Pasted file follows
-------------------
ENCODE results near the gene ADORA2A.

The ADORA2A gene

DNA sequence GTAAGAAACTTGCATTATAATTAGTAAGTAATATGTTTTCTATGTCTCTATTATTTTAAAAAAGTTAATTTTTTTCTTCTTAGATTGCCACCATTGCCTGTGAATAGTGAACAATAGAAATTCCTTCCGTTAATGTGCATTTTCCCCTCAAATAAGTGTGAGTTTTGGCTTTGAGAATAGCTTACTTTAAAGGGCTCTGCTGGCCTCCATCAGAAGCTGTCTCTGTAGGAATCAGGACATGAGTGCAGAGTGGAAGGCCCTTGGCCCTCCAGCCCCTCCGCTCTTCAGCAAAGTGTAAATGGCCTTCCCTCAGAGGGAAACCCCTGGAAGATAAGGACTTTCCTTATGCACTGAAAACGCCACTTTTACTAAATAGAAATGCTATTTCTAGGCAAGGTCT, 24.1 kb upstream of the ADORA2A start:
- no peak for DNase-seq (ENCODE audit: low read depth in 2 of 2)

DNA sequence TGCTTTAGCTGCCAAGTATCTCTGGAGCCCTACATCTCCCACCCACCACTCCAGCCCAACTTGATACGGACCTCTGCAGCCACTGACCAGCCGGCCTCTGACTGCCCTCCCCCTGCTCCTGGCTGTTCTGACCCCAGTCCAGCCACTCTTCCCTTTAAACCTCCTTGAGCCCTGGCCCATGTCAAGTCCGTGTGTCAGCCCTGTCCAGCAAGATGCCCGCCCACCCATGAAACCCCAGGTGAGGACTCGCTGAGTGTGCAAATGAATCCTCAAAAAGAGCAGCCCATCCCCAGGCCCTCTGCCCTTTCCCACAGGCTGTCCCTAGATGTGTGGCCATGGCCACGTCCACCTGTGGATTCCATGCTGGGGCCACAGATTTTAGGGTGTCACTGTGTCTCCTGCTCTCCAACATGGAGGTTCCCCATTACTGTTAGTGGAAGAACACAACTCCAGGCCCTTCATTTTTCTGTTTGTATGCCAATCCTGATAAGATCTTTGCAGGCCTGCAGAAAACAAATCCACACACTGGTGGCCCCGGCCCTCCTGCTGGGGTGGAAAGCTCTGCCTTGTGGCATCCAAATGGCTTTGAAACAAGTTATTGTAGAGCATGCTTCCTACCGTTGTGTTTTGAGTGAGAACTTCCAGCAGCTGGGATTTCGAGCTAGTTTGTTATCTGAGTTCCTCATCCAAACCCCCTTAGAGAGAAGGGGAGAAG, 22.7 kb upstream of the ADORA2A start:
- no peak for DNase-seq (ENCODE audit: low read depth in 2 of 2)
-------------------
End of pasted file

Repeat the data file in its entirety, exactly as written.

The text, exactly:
ENCODE results near the gene ADORA2A.

The ADORA2A gene

DNA sequence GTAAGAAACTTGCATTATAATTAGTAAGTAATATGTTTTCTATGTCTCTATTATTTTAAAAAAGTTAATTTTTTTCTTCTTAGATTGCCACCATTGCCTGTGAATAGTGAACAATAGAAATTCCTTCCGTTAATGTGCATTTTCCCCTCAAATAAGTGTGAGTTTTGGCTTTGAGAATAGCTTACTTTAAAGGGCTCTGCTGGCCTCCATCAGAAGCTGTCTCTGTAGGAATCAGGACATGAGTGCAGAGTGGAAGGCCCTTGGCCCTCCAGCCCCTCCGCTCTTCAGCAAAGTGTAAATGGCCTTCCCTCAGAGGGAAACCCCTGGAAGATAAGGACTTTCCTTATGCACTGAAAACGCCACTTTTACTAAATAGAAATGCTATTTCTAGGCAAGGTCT, 24.1 kb upstream of the ADORA2A start:
- no peak for DNase-seq (ENCODE audit: low read depth in 2 of 2)

DNA sequence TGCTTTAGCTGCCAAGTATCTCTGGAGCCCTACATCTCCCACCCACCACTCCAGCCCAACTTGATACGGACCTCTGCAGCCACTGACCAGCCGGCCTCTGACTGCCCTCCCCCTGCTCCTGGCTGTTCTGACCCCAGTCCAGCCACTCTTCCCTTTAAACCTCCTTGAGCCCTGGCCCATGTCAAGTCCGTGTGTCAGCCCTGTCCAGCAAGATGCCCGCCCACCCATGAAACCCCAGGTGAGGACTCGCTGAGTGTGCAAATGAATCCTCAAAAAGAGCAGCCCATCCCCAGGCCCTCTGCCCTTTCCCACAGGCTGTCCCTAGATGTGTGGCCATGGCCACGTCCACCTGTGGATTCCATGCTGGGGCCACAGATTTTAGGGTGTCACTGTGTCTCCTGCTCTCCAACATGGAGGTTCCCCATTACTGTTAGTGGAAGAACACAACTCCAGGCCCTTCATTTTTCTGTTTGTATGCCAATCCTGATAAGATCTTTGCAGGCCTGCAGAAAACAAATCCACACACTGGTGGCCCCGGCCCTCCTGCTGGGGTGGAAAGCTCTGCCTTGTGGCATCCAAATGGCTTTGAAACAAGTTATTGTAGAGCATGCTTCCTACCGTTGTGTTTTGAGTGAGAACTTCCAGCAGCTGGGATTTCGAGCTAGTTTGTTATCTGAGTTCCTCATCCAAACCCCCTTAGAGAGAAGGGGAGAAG, 22.7 kb upstream of the ADORA2A start:
- no peak for DNase-seq (ENCODE audit: low read depth in 2 of 2)